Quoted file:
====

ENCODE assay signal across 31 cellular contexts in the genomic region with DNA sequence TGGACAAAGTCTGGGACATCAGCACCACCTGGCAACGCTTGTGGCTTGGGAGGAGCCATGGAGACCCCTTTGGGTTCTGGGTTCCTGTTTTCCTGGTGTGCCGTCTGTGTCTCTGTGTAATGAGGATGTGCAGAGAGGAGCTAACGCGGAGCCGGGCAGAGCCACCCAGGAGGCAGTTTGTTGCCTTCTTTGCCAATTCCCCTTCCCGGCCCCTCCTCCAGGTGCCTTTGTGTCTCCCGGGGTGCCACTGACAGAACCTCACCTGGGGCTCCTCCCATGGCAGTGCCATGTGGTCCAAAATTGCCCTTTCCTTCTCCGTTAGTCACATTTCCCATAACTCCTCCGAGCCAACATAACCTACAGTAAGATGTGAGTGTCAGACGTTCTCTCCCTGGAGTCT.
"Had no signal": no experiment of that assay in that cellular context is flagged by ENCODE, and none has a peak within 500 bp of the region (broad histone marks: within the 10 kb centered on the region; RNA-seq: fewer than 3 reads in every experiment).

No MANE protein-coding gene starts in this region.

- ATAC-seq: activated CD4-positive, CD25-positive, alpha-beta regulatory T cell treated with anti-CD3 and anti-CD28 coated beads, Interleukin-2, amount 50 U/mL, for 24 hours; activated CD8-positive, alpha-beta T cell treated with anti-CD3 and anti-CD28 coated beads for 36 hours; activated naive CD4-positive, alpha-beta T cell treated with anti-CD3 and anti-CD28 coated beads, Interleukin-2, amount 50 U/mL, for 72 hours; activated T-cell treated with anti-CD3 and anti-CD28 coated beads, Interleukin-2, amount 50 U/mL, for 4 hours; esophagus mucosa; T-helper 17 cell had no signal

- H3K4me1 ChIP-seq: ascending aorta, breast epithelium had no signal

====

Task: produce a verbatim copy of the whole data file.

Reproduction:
ENCODE assay signal across 31 cellular contexts in the genomic region with DNA sequence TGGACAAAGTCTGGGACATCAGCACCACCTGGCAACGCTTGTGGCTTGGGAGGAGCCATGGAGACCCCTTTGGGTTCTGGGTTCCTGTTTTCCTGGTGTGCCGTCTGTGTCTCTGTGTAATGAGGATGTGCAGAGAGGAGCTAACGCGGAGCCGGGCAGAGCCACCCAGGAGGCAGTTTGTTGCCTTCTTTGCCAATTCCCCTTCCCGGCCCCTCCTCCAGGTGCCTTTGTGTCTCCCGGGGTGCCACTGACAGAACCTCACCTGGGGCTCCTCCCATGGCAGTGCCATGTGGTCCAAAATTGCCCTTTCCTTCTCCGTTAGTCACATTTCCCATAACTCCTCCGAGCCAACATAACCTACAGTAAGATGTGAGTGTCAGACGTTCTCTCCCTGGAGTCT.
"Had no signal": no experiment of that assay in that cellular context is flagged by ENCODE, and none has a peak within 500 bp of the region (broad histone marks: within the 10 kb centered on the region; RNA-seq: fewer than 3 reads in every experiment).

No MANE protein-coding gene starts in this region.

- ATAC-seq: activated CD4-positive, CD25-positive, alpha-beta regulatory T cell treated with anti-CD3 and anti-CD28 coated beads, Interleukin-2, amount 50 U/mL, for 24 hours; activated CD8-positive, alpha-beta T cell treated with anti-CD3 and anti-CD28 coated beads for 36 hours; activated naive CD4-positive, alpha-beta T cell treated with anti-CD3 and anti-CD28 coated beads, Interleukin-2, amount 50 U/mL, for 72 hours; activated T-cell treated with anti-CD3 and anti-CD28 coated beads, Interleukin-2, amount 50 U/mL, for 4 hours; esophagus mucosa; T-helper 17 cell had no signal

- H3K4me1 ChIP-seq: ascending aorta, breast epithelium had no signal